Ask yourself these questions before your next vacation

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The greatest piece of advice I’ve ever heard about vacation was from a dear friend of our family named Abe. He said that you should be planning your next vacation when you are on your way home from your current vacation. 

This gives you the drive to take action and actually make future plans. Plus, it takes away from a little of that sadness you feel when you are heading back to reality, because you know there is another trip on the horizon. 

On the practical side, you have to think about your business and how it will run without you at the helm.

Plan the trip! Yes, that is step one. 

Now, ask yourself:

How long will I be gone?

If it’s a long weekend or even a 4-5 day trip versus a 2 week or maybe even a month trip, that is a huge difference. It determines how far ahead of that trip you need to make plans with your team. Also take things into consideration like your wi-fi service, time zone differences and anything that might hinder your connection to your team. 

What needs done while I am away and who will handle it?

If your team already handles client communication, great. But who will make decisions in your absence? There could be a timely issue and someone must be delegated to make the call. What deadlines, meetings or events will fall when you are gone? Get the support in place to attend for you or work out plans for extensions.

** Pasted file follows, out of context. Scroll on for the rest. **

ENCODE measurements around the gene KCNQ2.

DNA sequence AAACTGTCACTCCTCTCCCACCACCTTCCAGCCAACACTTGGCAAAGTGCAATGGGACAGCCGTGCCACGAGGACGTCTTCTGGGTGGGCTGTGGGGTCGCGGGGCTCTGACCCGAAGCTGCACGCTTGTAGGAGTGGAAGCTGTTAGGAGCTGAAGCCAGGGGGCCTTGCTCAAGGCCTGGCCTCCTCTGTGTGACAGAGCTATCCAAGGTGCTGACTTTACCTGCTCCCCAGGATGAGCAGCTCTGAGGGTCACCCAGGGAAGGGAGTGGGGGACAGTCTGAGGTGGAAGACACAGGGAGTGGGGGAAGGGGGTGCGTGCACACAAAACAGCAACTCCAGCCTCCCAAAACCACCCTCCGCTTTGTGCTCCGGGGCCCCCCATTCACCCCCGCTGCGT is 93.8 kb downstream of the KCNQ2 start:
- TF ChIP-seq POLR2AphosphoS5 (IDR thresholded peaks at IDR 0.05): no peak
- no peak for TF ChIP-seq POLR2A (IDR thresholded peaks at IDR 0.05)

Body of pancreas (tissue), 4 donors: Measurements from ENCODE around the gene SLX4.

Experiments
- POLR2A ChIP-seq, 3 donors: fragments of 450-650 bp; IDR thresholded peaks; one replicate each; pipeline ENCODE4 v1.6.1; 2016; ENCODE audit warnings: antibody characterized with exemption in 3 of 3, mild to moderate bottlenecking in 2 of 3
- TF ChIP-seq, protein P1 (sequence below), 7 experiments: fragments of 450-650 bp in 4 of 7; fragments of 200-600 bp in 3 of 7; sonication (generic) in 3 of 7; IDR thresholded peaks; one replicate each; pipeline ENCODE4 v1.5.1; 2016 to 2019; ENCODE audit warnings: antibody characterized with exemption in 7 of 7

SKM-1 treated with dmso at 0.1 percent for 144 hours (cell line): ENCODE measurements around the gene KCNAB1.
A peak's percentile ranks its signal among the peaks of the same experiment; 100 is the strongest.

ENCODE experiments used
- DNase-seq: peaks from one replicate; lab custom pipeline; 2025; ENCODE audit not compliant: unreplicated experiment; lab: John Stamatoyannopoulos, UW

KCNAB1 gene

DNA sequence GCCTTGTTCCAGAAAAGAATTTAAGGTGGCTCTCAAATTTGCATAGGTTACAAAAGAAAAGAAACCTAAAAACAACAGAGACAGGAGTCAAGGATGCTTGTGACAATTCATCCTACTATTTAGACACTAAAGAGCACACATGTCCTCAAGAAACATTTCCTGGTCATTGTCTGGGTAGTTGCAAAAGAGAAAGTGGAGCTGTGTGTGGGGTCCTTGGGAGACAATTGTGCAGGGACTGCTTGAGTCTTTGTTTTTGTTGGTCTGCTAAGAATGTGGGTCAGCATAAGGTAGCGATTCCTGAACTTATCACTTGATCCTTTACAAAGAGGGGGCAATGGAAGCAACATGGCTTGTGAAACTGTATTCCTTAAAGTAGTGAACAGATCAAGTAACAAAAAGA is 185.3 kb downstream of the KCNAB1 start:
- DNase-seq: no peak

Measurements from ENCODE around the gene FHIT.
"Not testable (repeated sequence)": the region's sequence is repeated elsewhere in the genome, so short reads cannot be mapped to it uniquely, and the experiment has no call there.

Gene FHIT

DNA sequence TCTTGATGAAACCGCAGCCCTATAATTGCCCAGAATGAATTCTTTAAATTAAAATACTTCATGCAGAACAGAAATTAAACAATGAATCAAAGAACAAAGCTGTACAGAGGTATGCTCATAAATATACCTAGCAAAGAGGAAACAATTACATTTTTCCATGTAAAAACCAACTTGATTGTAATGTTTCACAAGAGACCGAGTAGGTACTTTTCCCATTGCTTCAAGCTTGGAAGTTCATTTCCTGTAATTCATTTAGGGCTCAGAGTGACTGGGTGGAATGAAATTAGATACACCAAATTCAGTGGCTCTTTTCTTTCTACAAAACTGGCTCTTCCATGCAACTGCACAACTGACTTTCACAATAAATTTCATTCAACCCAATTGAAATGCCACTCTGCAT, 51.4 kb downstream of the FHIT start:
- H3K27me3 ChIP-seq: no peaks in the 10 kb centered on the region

What are my boundaries?

Will you still be available via email, phone, or text? Or do you want to completely unplug? Your team needs to know and understand and you need to stick to the plan. For me, I always spend about 30 minutes scanning email, even when I am away. I won’t spend any time working, but I will delegate or forward info that needs shared. Decide how often, if it all, you will touch base. It could be daily or maybe a weekly phone call. 

Is everyone clear on their duties?

Ensure your team knows what they are expected to handle when you are away. Also make sure they are comfortable with their duties and have the time themselves. Team members might be dealing with their own time off, family situations or even emergencies. Make sure you have double back-up for everyone. Nothing should fall only on you and nothing should fall only on one team member.

Are you ready?

Are you in the right mindset? If you’re going to take the time off, enjoy it! Don’t plan the trip when timing isn’t right. Be smart about it and when you are away, be away and be free!

By asking yourself these simple questions and putting systems and people in place to keep the wheels turning, you will be golden. 


Ivy SlaterComment